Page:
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Sunday, February 17 , 2019, 11:00 pm | Fair 48º

 
 
 
 

Goleta Celebrates Completion of Old Town Pedestrian Improvements

Along with revamped crosswalks and community center pathway, the city is providing 18 more public parking spots

A new High-Intensity Activated Crosswalk signal across Hollister Avenue next to the Goleta Valley Community Center has been added to improve pedestrian safety in Old Town Goleta. Click to view larger
A new High-Intensity Activated Crosswalk signal across Hollister Avenue next to the Goleta Valley Community Center has been added to improve pedestrian safety in Old Town Goleta. (Sam Goldman / Noozhawk photo)

Goleta is hoping that a handful of newly completed Public Works projects will make pedestrian movement safer in its Old Town neighborhood.

The upgrades include the High-Intensity Activated Crosswalk signal across Hollister Avenue next to the Goleta Valley Community Center, signal improvements at Hollister and Orange avenues, and a path-lighting project along the side of the community center.

At a community center event Thursday celebrating the projects’ completion, the city also launched an Old Town public-parking program with Community West Bank.

“Old Town’s the heart of Goleta,” said Mayor Pro-Tem Tony Vallejo. “We need to make sure we make it welcome to everybody, and we need to make sure we support merchants so that they can continue to provide great services, great food and everything else in Old Town.”

The path-lighting project grew out of safety concerns with children walking through the narrow corridor from Hollister Avenue to the Boys & Girls Club at the back of the community center.

The project involved installing a new sidewalk and drainage swale along the path as well as the removal of old fencing.

“This walkway’s going to be a big improvement so (children are) safe getting to the Boys & Girls Club back there,” Vallejo said.

The High-Intensity Activated Crosswalk signal, or HAWK signal, is pedestrian activated and replaced flashing beacons on Hollister with new signs, signals and repainted road striping.

Lighting, a new sidewalk and a drainage swale have been added to a pedestrian corridor from Hollister Avenue to the Goleta Boys & Girls Club. Click to view larger
Lighting, a new sidewalk and a drainage swale have been added to a pedestrian corridor from Hollister Avenue to the Goleta Boys & Girls Club. (Sam Goldman / Noozhawk photo)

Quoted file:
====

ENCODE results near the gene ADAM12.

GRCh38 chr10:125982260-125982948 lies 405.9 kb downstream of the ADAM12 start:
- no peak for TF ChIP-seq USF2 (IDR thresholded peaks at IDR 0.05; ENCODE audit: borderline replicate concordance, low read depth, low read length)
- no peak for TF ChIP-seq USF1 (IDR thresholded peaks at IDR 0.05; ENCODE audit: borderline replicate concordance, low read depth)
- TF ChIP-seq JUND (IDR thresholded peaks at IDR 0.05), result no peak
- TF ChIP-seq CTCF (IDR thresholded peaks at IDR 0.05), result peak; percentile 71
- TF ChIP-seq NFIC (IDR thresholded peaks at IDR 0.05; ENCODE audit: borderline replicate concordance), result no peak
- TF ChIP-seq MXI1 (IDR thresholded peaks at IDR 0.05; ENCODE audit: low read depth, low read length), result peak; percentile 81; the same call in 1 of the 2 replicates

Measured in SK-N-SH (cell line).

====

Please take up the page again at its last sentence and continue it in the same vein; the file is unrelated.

The set-up has lights over the lanes which remain dark unless someone pushes the button to cross the street. Once activated, the lights will flash yellow, then flash red and then turn a solid red.

Cars must come to a full stop just as they would at any other red light, and proceed only when it’s safe, said sheriff’s Sgt. Greg Sorenson.

Orange Avenue, near Fairview Avenue, now features pedestrian-activated “Rectangular Rapid Flashing Beacons” along with new road stripping, signage and sidewalk improvements.

The solar-powered beacons work like the traditional flashing yellow lights, except they have a strobe effect similar to emergency vehicles.

The Old Town stretch of Hollister Avenue is an especially busy one, with some 26,000 cars passing through each day, said Goleta Public Works Director Rosemarie Gaglione.

By 2030, she said, that corridor could see about 30,000 cars a day.

Old Town’s popularity and the lack of parking lots in the area also put a crunch on parking.

To help alleviate that, the city partnered with Community West Bank, which has a branch and parking lot at 5827 Hollister Ave., to provide 18 spots for visitors to Old Town businesses during daylight hours.

“This is kind of a pilot program to see the kind of usage that we’re going to get,” said Jaime Valdez, the city’s economic development coordinator. “We look forward to doing more of these types of leases with other property owners in the area.”

In January, the city will begin its “Complete Streets Corridor Plan” for the redesign and reconstruction of Hollister Avenue between Fairview Avenue and Highway 217.

The plan will examine possibilities for bicycle paths, pedestrian crossings, the number of vehicle lanes on the road and other transportation infrastructure and streetscape elements, said city community relations manager Valerie Kushnerov.

Noozhawk staff writer Sam Goldman can be reached at .(JavaScript must be enabled to view this email address). Follow Noozhawk on Twitter: @noozhawk, @NoozhawkNews and @NoozhawkBiz. Connect with Noozhawk on Facebook.

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